There are two important principles that every married person should know:
First, we emerge from our family of origin at about the highest level of differentiation our parents achieved. Our basic level of differentiation is pretty much established by adolescence and can remain at that level for life. In the process of regulating their own emotions, poorly differentiated parents pressure their children for togetherness or distance, which stops children from developing their ability to think, feel, and act for themselves. They learn to conduct themselves only in reaction to others.
Raising our level of differentiation is not easy. We can raise it through concentrated effort (like therapy) or crisis (as commonly occurs in the course of marriage, family, friendship, and career).
In general, though, the level of differentiation in a family tends to stay relatively the same from one generation to the next. It changes only when a family member is motivated to differentiate him or herself enough to rewrite the family's legacy. This reality differs from the popular belief that your spouse is supposed to pull you out of your family's grasp. Eventually, your partner's grasp seems most important to loosen.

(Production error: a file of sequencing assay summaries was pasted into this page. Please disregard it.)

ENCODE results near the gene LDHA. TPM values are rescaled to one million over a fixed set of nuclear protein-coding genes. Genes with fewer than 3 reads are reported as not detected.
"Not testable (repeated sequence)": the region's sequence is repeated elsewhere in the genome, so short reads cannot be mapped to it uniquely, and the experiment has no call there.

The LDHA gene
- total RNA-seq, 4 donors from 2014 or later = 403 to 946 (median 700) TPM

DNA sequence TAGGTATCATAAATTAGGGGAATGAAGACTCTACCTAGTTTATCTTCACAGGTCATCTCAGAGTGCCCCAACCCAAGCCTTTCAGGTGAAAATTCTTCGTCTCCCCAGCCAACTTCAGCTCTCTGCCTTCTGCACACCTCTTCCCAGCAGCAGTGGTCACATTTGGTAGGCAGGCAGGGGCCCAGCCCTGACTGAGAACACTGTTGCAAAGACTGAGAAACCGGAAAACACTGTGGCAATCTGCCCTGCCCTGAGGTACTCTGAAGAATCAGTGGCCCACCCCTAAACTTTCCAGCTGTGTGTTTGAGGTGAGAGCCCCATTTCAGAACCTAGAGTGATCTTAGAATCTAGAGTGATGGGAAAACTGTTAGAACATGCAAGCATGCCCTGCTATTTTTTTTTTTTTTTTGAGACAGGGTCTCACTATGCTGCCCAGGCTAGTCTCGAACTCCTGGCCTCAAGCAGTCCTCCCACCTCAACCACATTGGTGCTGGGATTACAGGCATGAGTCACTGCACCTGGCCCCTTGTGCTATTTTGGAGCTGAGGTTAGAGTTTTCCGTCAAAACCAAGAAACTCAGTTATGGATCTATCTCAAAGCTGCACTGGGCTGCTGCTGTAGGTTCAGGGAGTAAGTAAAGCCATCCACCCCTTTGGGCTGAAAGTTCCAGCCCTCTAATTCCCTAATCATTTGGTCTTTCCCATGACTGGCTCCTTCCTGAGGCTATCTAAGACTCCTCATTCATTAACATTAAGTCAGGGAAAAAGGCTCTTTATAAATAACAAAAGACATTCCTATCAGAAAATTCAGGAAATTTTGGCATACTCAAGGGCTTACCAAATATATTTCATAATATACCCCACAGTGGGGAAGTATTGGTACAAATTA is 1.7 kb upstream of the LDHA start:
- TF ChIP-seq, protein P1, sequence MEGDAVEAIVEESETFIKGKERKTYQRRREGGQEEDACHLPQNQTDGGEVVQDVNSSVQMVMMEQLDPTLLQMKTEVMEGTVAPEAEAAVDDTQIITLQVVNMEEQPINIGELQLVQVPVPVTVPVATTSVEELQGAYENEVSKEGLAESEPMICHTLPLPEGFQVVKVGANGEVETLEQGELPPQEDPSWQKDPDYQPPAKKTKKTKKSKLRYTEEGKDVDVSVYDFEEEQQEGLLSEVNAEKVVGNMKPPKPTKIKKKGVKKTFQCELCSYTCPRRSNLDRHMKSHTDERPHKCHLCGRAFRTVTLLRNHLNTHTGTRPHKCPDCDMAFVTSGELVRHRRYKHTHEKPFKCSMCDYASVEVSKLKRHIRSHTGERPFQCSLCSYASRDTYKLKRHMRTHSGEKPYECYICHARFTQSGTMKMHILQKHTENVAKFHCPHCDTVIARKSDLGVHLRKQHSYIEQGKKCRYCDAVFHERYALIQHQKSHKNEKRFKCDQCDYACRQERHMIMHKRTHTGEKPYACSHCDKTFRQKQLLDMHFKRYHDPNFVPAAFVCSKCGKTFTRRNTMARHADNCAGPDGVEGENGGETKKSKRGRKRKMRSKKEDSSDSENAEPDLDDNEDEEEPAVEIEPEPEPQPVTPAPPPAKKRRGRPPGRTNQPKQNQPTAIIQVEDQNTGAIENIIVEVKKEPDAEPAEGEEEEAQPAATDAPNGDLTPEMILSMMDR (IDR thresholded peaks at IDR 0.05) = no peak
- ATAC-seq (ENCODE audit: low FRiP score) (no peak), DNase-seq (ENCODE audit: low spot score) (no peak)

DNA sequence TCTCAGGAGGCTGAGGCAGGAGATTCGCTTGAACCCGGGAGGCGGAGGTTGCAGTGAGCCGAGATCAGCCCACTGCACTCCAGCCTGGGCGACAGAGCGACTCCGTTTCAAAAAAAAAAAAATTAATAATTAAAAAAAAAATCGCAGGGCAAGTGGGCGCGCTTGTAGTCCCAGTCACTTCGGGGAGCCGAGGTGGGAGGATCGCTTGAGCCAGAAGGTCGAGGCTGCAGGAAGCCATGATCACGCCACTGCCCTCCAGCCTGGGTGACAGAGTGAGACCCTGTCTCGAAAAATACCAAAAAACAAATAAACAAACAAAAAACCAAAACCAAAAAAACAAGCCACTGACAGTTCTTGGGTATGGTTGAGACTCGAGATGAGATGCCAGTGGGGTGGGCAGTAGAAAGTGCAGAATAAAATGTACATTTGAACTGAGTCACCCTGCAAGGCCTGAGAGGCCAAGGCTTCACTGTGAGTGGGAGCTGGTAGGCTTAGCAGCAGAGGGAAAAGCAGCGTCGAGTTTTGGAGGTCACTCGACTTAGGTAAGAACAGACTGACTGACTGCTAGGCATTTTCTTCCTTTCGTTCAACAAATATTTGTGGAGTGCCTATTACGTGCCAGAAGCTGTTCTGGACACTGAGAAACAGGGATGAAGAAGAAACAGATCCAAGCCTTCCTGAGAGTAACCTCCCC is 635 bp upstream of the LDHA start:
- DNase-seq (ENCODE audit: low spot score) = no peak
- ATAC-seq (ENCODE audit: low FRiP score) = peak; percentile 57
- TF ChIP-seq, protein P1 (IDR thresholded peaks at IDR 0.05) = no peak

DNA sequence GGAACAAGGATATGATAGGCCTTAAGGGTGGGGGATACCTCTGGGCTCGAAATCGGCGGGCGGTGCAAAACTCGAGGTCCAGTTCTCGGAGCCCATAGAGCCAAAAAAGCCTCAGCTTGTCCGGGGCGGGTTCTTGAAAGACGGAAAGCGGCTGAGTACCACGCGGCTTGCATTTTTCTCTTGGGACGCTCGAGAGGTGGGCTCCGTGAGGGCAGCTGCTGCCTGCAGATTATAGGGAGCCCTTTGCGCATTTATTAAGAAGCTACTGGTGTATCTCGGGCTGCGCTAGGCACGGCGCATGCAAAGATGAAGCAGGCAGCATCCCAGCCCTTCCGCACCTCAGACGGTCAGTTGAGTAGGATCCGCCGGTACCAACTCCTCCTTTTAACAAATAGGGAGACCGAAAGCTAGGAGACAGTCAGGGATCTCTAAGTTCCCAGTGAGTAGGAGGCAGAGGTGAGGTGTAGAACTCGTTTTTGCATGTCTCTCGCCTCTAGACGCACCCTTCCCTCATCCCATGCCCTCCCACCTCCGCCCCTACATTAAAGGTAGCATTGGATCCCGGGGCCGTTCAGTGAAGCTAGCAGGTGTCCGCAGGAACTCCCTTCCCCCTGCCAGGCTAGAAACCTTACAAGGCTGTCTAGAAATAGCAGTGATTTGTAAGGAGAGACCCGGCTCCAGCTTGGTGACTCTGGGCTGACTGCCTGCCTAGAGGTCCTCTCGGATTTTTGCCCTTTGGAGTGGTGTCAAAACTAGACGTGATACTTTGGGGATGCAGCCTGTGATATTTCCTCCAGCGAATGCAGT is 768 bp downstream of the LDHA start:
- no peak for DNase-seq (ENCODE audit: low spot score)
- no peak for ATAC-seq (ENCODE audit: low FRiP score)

Second, we always pick a marital partner who is at the same level of differentiation as we are. If partners are not at the same level of differentiation, the relationship usually breaks up early. Sometimes one partner is a half a step farther along than the other--but it is only a half-step. The fantasy that you are "much farther along" than your spourse is just that---a fantasy. If you and your partner argue over who's healthier or more evolved, you will be interested in three important implications:
- You have about the same tolerance for intimacy, although you may express it differently.
- You and your spouse make splendid sparring partners because you have roughly the same level of differentiation.
- Assume you are emotional "equals" even if you would like to believe otherwise. If you want to discover important but difficult truths hidden in your marriage, stop assuming you are more differentiated than your partner. Look at things from the view that you are at the same level and you will soon see the trade-offs in your relationship.
David Schnarch - Passionate Marriage